Psychedelics And The Origins Of Christmas Folklore: An Interview With Professor Carl Ruck

"Christmas tree, choinka 2005" by Wuhazet - Henryk Żychowski - Own work. Licensed under GFDL via Wikimedia Commons - commons.wikimedia.org/wiki/File:Christmas_tree,_choinka_2005.jpg#mediaviewer/File:Christmas_tree,_choinka_2005.jpg

 
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by Kevin Franciotti

on December 23, 2014

Once a year, a man living an isolated life in the northern tip of the world comes out of hiding, calling on a majestic pack of four-legged animals that aid his mission: to spread the joy of Christmas throughout the entire world. Santa’s annual voyage from the North Pole is one of the few remaining myths of western civilization. For many, it seems a rite of passage that at a certain age, the myth’s magic and wondrous imaginings became too far-fetched to be perpetuated any longer, and — perhaps over fear that their children might find out elsewhere — parents relay the cold reality that the story is indeed a farce.

But what are the actual, historical origins of the myth? For decades, numerous articles and books have appeared that point towards Santa’s voyage as a metaphorical retelling of a psychedelic trip; from evidence of reindeer foraging mushrooms to more extensive interpretations of Santa as a shaman embarking on a sacred mushroom journey.

From Pop culture to Shamanic Tradition

Carl Ruck, professor of classical studies at Boston University, is enthusiastic about the resurgent interest in the role of psychedelics in the origins of Christmas folklore.

“I’ve been intrigued that people have known about this for quite some time,” Ruck said in an interview with Reset.

The 19th Century poet Clement Clark Moore is credited as the primary influence behind the modern image of Santa Claus. Moore revived the character in his 1822 poem, “A Visit From St. Nicholas,” combining elements of medieval European Christianity from the Eastern Orthodox Church with Dutch folklore. Moore also, perhaps unwittingly, left clues referencing ancient Nordic culture and shamanic tradition in what became an iconic symbol of modern Christmas: the eight flying reindeer.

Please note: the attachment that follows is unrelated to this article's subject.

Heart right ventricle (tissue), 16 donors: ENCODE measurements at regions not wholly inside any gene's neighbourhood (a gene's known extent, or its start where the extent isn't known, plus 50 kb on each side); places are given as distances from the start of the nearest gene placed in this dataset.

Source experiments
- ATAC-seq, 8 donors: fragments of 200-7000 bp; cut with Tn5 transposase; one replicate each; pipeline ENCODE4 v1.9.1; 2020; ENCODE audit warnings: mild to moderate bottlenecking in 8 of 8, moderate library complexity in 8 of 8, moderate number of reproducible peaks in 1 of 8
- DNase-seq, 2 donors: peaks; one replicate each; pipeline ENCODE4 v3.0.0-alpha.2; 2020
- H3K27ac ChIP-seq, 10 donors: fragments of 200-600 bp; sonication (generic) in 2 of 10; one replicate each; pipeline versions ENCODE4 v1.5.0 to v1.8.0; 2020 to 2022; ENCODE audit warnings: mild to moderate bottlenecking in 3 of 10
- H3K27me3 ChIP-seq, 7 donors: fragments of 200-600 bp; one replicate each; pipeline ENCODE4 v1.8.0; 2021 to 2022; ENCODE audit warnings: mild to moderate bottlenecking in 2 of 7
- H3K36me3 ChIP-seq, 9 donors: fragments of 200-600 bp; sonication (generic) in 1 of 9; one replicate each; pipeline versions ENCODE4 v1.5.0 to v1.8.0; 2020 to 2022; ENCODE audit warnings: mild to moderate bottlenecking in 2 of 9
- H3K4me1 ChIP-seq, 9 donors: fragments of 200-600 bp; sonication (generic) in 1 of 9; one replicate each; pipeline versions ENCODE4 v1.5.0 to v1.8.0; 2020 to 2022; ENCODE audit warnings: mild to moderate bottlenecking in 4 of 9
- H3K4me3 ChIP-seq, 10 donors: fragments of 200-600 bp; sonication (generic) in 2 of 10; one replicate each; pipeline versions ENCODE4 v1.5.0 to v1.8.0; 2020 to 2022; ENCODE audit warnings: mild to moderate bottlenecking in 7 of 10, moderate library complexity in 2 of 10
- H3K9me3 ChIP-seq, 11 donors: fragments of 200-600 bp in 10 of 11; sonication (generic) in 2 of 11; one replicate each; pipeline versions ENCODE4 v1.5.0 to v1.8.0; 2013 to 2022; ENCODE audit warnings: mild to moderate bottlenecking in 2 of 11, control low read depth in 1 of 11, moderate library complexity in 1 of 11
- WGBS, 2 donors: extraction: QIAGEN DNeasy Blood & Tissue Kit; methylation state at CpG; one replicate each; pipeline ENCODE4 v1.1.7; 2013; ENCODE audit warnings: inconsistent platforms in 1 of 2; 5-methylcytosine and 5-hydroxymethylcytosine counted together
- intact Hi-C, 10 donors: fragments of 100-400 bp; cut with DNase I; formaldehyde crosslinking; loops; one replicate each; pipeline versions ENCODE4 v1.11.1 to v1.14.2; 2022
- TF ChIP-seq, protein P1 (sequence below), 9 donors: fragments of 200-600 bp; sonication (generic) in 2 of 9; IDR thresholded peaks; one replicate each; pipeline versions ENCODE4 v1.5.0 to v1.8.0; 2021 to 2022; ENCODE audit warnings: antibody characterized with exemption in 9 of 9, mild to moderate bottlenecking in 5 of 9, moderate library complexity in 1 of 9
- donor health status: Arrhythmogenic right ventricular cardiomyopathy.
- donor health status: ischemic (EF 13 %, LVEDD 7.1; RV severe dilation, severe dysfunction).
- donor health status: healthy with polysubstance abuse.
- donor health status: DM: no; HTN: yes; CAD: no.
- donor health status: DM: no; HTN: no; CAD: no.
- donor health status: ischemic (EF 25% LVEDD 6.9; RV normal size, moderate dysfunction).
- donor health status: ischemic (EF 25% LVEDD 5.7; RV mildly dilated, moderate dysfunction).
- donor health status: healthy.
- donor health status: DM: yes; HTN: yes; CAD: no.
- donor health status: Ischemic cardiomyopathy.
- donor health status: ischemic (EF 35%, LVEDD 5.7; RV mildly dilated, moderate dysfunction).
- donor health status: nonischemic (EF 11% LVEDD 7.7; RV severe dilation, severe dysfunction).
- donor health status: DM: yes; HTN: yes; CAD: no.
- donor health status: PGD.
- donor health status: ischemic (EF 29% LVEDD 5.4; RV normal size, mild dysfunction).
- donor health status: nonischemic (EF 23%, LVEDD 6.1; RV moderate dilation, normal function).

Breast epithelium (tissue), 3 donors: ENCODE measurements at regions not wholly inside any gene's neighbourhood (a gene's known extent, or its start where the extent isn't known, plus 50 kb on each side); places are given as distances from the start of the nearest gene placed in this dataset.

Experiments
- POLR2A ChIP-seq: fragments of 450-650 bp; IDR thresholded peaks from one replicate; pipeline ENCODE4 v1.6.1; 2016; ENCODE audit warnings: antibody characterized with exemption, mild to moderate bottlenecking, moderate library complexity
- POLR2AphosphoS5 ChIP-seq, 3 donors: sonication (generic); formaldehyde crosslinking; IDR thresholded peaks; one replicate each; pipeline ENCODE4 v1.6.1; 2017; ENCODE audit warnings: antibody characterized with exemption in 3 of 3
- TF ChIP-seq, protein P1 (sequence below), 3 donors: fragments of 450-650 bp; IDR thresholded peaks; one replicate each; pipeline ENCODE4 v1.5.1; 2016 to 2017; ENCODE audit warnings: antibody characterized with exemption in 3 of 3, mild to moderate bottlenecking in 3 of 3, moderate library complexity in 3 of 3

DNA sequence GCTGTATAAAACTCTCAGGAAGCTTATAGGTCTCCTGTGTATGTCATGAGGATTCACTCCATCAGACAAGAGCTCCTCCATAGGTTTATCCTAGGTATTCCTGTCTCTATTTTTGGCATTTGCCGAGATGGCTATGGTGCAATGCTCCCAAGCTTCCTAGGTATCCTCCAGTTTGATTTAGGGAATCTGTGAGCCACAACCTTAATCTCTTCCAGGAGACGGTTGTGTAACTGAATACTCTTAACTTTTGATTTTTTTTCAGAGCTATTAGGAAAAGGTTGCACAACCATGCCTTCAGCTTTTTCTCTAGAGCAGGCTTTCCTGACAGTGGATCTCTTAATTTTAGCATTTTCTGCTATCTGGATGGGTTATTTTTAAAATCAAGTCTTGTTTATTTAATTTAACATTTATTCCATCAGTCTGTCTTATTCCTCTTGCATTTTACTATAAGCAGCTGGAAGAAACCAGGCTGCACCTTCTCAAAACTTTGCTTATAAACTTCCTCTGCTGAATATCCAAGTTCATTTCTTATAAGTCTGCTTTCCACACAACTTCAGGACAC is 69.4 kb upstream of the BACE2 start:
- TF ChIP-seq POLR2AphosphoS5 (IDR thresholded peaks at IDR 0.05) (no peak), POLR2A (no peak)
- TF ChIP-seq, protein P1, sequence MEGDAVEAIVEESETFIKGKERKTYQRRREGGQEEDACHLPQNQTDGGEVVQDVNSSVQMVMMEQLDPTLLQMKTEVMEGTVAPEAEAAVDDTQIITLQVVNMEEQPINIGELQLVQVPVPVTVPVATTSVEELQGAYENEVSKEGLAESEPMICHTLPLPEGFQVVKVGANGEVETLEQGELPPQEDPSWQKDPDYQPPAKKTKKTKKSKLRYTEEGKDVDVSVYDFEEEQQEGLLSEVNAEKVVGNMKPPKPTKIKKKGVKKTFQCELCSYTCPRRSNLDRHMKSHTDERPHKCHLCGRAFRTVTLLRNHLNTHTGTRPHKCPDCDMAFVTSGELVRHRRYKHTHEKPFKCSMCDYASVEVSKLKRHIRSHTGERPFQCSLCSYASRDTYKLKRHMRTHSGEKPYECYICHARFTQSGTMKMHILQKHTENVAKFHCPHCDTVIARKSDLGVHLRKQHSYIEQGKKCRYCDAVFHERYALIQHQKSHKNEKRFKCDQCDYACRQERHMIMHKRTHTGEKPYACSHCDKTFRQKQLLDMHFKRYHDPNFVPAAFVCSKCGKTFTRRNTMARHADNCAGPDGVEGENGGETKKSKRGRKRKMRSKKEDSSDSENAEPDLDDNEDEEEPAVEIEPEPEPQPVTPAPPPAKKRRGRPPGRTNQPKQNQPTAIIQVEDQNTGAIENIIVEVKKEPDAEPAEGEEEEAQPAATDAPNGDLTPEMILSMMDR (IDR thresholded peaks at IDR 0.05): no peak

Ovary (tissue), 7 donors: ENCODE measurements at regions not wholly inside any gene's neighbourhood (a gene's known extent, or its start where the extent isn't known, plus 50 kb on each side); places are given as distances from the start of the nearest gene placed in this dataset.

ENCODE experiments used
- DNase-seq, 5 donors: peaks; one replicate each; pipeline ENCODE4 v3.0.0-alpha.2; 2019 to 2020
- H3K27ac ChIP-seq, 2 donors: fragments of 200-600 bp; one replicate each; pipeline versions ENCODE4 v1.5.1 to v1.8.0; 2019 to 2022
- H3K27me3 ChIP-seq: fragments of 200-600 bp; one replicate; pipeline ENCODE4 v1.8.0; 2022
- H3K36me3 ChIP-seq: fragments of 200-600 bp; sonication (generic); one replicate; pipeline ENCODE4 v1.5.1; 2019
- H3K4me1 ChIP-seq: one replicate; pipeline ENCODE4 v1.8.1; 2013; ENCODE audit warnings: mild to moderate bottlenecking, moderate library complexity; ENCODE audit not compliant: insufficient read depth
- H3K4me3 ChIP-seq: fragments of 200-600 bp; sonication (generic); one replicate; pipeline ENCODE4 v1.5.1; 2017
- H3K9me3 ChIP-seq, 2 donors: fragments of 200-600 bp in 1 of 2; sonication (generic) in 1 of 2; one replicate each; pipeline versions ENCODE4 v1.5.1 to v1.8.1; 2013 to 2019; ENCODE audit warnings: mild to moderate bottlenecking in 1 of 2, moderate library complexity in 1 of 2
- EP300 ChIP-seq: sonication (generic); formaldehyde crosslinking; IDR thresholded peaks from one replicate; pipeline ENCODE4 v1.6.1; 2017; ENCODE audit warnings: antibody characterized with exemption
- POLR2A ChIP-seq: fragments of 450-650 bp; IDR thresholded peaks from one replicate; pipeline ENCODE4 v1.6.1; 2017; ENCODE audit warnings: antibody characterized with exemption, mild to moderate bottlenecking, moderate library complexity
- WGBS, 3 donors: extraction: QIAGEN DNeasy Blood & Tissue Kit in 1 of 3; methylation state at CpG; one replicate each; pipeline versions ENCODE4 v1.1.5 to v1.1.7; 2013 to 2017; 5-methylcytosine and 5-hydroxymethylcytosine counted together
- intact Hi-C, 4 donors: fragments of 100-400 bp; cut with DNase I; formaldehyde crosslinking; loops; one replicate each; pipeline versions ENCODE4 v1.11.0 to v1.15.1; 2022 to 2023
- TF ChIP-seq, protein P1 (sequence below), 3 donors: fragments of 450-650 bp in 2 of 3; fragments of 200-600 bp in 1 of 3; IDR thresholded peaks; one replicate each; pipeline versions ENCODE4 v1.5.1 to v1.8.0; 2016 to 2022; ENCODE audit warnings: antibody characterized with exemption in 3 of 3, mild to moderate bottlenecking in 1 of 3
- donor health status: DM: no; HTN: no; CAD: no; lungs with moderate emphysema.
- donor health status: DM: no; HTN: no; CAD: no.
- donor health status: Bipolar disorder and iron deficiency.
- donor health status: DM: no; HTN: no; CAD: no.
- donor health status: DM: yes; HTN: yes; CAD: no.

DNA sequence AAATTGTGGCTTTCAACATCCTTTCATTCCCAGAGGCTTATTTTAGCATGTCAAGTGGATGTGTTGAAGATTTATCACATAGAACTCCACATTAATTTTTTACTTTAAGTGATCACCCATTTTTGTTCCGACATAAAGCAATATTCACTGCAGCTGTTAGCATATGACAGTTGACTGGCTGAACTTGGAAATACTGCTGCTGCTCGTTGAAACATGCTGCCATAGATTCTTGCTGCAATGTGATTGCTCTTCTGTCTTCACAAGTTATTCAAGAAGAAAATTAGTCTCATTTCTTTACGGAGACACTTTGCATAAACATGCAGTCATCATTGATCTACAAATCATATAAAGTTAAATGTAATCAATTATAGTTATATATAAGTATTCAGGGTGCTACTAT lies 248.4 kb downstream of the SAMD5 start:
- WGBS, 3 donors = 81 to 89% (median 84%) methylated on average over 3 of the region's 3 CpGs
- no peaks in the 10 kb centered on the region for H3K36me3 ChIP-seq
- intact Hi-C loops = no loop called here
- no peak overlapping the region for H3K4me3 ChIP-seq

“Whoever heard of reindeer flying, except as shamanic vehicles?” Ruck said. “We know about the reindeers’ fondness for [Amanita muscaria] mushrooms.”

Ruck continued, referring to the red-colored nose on Santa’s ninth reindeer, “the song ‘Rudolph The Red-Nosed Reindeer’ in the 1940s added a clear fungal reference.”  Ruck posits that the distinctive red coloration of the Amanita muscaria (sometimes called ‘fly agaric’) mushroom and Rudolph’s bright nose — coupled with Moore’s eight flying reindeer — hints at a complex historical thread that may have survived elements of ancient cultures immersed in mystical experience.

In parallel with the influence of St. Nicholas and Dutch folklore in Moore’s poem, in Northern Europe the Celtic and Norse mythology surrounding the origins of Christmas also includes references to sacred mushroom ceremony.

“The Christmas tree is a motif that you find in Nordic mythology of Christmas,” Ruck said. “It has to do with the solstice; gifts under the tree might well be a reference to the way the mushroom grows around the sacred tree.”

While  Moore’s poem includes a line about Santa stuffing stockings with gifts, there is no mention of a Christmas tree.

Shamanic history often contains archetypal representations of animals, combining certain elements of nature and mystical phenomena; ‘Donner’ and ‘Blitzen’ are “clearly associations with thunder and lightning names,” as Ruck explained.

The other reindeer names are almost all suggestive of movement.

“So you have the whole motif of the deer hunt in Medieval European folklore,” Ruck said. “The deer hunt is probably a hunt not only for the deer, but for the natural intoxicating mushroom in the forest.”

Ruck sees a departure in the St. Nicholas image of Santa Claus found in Moore’s poem from Nordic paganism, but the reindeers’ names maintains a connection to the sacred role they may have played. Santa’s robe, Ruck argues, is the source of the departure. In Nordic warrior culture, “[the robe is depicted as] a bearskin that’s turned inside out, and so this would connect him with the Nordic traditions of the warriors who wore bearskins and were berserkers; a fraternity of warriors who materialized on the battlefield as bears or wolves, ‘flying’ with a team of reindeer.”

When you line up all the evidence, it’s not so far fetched to think that our modern-day symbols of Christmas echo a psychedelic past.